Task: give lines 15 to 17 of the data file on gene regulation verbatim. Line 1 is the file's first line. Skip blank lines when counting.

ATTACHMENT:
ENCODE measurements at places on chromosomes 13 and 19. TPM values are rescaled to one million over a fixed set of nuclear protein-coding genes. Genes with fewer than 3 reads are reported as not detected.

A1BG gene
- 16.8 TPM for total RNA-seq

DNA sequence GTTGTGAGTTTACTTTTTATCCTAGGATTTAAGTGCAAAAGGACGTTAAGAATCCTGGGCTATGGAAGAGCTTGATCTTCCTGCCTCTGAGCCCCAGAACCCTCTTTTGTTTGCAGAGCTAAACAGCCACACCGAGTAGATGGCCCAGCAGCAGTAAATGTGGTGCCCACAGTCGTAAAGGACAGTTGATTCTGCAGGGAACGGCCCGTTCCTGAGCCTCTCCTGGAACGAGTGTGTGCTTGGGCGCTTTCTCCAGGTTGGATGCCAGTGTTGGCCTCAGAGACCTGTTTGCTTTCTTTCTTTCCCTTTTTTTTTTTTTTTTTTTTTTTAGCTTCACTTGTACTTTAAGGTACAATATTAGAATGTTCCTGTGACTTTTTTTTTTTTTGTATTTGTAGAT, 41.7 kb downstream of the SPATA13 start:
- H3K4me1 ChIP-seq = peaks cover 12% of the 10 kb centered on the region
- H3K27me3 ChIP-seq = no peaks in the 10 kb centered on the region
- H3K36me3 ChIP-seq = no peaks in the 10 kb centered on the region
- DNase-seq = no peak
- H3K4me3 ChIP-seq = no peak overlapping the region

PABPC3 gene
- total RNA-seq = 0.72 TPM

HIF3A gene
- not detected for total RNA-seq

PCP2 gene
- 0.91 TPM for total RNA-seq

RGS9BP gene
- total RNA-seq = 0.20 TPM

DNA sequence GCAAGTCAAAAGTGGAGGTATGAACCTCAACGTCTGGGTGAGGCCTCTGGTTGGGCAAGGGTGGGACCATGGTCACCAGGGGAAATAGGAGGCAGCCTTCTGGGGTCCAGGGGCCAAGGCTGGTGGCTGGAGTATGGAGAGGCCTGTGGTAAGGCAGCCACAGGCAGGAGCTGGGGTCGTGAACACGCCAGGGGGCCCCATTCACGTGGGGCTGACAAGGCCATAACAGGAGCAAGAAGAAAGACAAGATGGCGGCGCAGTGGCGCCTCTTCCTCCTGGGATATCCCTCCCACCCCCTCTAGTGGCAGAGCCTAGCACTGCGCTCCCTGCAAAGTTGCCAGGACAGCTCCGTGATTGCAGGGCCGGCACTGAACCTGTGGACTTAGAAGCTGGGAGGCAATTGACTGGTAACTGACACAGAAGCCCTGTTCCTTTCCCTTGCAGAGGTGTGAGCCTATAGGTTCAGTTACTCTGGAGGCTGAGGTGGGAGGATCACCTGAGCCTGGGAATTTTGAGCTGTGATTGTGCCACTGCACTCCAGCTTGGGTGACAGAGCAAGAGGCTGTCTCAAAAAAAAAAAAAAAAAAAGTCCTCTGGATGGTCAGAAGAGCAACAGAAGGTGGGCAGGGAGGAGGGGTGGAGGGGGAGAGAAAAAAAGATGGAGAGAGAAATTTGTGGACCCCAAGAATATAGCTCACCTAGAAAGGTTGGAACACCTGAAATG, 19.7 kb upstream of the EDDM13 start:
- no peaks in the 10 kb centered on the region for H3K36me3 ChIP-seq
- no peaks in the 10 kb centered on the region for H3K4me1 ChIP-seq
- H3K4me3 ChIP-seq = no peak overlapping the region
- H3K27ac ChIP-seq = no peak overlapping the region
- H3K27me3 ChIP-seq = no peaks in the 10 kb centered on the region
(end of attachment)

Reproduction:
- 0.91 TPM for total RNA-seq

RGS9BP gene
- total RNA-seq = 0.20 TPM